Mitt Romney is the protagonist of his very own movie. Except it's not a movie. It's the 2012 presidential campaign.
These days nearly all major Hollywood productions follow a variation on the three act structure developed starting in the 1970s by screenplay theorists like Syd Field. It's a formulized pop variant on what mythologist Joseph Campbell called The Hero's Journey, and it's the framework for just about every major blockbuster of the last three decades.
In the first act, we meet our hero in the midst of his everyday life. He has an opportunity to change his life which, after a bit of debate, he decides to pursue. In the second act, our hero is tested. Somewhere in the middle he experiences a great success, and the stakes are raised. But the victory is false, and things get progressively worse until the hero reaches his lowest point. Hitting bottom spurs a period of reflection that helps the hero to truly understand who he is, which eventually leads to a plan to achieve victory using all that he has learned—a plan which he successfully enacts in the third act.
In recent years, screenwriter Blake Snyder has divided the structure into a series of 15 necessary story points known as a "beat sheet." But the basic three act outline remains the same: Thesis. Antithesis. Synthesis.
And so far, Mitt Romney's campaign seems to be hitting just about every major beat.
The first act began before the official start of the campaign. We watched as Romney, who failed to get the 2008 GOP presidential nomination, returned for one last shot at the big score: a spot at the top of the presidential ticket, and a chance at the Oval Office.
Like all good heroes, Romney approached his run with some uncertainty, and a period of debate over the possible risks was necessary before the journey could begin. There was never any question about whether he was going to run. Instead, the question was how: Would he distance himself from RomneyCare, his most prominent legislative achievement, as many conservatives urged him to do? Or would he embrace his record and run as moderate?
The second act, which typically takes up the bulk of the screenplay, kicked off when Romney formally announced his intention to run for the GOP nomination. There were doubts among many—even amongst Republicans—but also an assumption that Romney was the frontrunner.
The first half of Act II is often referred to as "fun and games." It's the part of the story where we see the hero making the most of his new opportunity, embracing the power it gives him and dispatching enemies and obstacles with ease. There are real obstacles, but nothing too taxing, and eventually it leads to a major victory. Sure enough, that's exactly what we got from Romney during the GOP primary campaign, in which he handily bested his often ridiculous GOP opponents and went on to win the nomination.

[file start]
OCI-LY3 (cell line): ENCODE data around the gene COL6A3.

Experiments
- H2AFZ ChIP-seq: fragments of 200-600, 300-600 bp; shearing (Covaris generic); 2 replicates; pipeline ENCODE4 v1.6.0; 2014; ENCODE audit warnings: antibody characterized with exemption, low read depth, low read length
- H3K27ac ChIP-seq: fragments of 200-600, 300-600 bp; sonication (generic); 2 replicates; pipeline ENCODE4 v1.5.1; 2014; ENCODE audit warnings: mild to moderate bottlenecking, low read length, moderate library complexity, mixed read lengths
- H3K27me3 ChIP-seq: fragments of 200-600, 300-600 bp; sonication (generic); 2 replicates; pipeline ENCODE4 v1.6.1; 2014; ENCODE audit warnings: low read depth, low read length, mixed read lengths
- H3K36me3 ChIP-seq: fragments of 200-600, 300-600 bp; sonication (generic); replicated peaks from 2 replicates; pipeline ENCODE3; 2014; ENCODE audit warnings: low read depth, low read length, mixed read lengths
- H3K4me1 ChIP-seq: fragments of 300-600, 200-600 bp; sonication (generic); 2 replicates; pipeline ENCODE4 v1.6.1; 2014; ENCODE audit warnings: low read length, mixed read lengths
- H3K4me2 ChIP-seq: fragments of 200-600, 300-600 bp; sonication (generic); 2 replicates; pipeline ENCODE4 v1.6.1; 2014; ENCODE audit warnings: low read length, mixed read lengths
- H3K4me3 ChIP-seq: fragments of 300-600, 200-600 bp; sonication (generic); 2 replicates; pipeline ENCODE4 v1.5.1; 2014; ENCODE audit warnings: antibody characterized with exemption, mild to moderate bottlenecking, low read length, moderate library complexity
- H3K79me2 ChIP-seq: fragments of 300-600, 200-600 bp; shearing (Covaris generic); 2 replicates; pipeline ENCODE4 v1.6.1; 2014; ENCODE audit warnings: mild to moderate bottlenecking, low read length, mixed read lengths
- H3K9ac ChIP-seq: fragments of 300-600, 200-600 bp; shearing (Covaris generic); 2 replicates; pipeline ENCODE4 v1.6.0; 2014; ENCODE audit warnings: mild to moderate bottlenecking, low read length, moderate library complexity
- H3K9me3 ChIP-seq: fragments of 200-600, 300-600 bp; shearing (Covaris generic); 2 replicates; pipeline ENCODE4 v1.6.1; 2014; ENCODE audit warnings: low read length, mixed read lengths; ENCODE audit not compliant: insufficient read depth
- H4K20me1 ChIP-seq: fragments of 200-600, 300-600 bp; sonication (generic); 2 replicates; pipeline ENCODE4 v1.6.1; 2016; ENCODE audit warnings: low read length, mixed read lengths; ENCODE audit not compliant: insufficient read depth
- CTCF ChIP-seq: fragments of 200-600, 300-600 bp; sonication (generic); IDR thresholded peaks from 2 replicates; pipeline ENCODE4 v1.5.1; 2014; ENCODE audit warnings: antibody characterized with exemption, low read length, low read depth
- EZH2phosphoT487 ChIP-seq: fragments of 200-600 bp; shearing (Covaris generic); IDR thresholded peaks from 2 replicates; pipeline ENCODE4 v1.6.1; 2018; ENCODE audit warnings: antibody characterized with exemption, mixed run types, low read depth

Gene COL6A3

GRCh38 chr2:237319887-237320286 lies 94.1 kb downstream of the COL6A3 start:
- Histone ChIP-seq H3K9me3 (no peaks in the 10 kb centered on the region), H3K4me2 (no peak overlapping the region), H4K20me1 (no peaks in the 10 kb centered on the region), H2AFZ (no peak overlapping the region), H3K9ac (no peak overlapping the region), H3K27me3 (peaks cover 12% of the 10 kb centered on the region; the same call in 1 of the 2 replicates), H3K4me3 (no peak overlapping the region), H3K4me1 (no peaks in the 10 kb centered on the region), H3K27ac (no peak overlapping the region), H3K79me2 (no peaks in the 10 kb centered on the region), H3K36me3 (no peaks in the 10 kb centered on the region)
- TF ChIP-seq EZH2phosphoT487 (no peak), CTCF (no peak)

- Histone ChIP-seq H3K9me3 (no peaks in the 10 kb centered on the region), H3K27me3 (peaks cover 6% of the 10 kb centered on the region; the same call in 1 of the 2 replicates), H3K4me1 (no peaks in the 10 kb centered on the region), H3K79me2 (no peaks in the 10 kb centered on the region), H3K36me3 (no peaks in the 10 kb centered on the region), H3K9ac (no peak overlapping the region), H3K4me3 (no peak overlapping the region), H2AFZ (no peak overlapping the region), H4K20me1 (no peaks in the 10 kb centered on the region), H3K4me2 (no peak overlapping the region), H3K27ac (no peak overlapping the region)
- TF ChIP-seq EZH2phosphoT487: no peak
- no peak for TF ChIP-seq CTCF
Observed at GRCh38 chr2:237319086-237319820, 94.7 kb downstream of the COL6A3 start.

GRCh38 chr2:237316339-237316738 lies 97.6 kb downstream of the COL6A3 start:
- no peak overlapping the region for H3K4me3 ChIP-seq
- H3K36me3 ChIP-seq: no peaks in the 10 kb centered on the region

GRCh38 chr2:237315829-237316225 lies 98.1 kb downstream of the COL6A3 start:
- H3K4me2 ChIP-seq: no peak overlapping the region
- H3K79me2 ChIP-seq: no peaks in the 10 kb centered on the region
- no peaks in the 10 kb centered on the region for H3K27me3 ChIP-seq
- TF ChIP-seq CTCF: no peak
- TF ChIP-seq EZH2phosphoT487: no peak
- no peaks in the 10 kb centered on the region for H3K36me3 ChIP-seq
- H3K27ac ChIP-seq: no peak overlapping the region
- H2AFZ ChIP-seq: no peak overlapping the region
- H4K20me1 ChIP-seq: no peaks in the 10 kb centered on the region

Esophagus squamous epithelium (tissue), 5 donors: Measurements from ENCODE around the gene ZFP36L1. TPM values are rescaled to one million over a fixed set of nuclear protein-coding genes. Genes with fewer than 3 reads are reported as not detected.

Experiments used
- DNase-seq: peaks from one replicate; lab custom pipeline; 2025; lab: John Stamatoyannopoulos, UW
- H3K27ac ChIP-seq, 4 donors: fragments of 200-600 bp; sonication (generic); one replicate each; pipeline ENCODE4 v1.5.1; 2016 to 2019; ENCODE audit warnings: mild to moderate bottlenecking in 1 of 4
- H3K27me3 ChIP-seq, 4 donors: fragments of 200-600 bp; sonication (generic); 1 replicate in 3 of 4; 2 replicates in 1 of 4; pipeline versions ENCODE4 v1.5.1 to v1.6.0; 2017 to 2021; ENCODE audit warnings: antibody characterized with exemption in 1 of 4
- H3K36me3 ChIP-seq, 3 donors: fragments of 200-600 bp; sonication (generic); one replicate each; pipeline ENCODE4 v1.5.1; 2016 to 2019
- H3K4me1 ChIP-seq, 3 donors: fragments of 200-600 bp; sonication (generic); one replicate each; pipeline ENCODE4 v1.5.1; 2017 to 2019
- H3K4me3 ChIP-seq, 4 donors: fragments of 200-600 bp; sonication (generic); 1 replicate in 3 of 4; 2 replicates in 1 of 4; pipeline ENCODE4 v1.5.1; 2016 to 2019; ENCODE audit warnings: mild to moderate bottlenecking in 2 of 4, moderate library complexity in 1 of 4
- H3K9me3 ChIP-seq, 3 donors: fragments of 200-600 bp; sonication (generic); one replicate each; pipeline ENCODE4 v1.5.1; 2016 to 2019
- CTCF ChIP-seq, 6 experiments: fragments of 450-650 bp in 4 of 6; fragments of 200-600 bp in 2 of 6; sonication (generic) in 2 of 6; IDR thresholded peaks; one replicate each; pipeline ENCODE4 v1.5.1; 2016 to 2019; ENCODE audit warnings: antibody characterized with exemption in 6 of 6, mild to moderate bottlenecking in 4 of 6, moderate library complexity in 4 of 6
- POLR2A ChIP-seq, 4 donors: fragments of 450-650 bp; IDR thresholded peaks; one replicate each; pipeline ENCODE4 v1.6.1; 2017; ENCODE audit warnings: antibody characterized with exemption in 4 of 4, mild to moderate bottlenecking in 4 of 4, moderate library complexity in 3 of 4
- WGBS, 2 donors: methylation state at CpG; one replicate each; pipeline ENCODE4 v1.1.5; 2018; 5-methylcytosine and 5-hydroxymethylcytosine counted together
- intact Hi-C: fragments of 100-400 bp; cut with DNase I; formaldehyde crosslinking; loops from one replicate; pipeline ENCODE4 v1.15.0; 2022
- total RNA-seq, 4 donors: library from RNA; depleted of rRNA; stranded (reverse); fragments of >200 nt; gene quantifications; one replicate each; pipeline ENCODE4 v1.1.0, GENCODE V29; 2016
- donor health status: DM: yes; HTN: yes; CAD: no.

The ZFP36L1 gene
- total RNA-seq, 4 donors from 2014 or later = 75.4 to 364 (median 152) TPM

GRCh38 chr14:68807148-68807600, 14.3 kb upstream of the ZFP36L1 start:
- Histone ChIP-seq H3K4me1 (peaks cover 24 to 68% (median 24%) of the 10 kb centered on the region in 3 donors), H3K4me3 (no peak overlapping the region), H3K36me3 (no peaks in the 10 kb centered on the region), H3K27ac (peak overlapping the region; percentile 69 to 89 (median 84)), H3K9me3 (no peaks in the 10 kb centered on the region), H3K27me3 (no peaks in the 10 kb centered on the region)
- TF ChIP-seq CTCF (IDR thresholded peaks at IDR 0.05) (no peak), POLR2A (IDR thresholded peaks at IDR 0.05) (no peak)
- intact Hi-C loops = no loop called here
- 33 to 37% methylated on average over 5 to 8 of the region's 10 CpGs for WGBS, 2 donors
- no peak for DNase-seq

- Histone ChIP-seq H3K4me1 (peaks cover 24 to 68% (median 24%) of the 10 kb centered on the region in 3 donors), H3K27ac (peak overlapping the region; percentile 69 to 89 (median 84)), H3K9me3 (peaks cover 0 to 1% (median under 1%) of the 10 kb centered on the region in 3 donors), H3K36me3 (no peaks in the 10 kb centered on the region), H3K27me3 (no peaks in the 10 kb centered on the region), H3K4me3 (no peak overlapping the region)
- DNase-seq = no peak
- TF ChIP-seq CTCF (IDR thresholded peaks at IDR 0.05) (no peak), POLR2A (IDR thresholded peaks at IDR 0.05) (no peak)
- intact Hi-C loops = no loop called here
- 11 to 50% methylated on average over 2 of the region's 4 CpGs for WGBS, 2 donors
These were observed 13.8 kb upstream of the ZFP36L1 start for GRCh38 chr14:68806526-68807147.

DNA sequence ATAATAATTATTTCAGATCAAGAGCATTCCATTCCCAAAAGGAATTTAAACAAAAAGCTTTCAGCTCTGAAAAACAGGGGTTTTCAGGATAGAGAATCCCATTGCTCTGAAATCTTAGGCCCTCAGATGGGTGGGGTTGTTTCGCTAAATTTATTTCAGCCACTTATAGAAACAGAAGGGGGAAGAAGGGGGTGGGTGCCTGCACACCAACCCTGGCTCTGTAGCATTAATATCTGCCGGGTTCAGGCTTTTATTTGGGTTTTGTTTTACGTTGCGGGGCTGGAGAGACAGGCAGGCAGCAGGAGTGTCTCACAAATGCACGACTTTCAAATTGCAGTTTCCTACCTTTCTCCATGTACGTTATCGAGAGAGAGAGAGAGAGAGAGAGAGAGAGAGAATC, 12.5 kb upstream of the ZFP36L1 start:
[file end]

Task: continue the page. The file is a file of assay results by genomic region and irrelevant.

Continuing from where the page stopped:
Which brings us to the second half of Act II, typically labeled "the bad guys close in." The stakes are raised. The journey gets more difficult. The protagonist is tested as never before. Having won the nomination, Romney proceeded to encounter dramatically increased skepticism from his own party. And the Obama administration's attacks grew more fierce, zeroing in on his wealth and his past as a businessman.
Eventually it always leads to the hero's "lowest point"—an all-is-lost moment in which it looks as if the protagonist may be truly done for. After struggling all summer and heading up a lackluster convention, Romney had exactly that moment last month with the release of a secretly recorded tape showing him dismissing the 47 percent of Americans who pay no income tax as people "who believe that they are victims." Those people just weren't worth his time. "My job is not to worry about those people," he said. "I'll never convince them they should take personal responsibility and care for their lives."
Campaign watchers declared the race over. Romney, they insisted, had lost. The campaign's bouts of internal angst and self-reflection gave us what in screenplays is usually referred to as the "long dark night of the soul."
Which of course makes a perfect segue into the third act: a final-stretch comeback in which the main character discovers his inner strength, goes on to face down his opponent, and—perhaps—win the day.
So far we've only had one debate, but Romney emerged the clear victor by combining the most effective parts of his experience: the data-driven presentation skills he learned as a businessman, the fierce attacks on president Obama he focused on while trying to appeal to conservatives, the moderate image he relied on to win votes as governor of Massachusetts. Now Romney, for the first time, is up in the polls.
Will he prove victorious? At this point it's still too early to tell. Screenplays don't always require the protagonist to win at the end. Sometimes the hero finds out that the goal he thought he was after was not the goal he really wanted. Instead, screenplays merely require the hero to grow and change—to experience an arc and character development—that allows him to better know himself.
No doubt that will be a tough finale to write for a protagonist like Mitt Romney, who so often seems to lack core political convictions, shifting personas and positions to reflect the mood of the moment rather than a true self. But perhaps it's fitting for this Campbellian hero's journey, which was after all first described in a book with a title that seems to fit Romney rather well: The Hero with a Thousand Faces.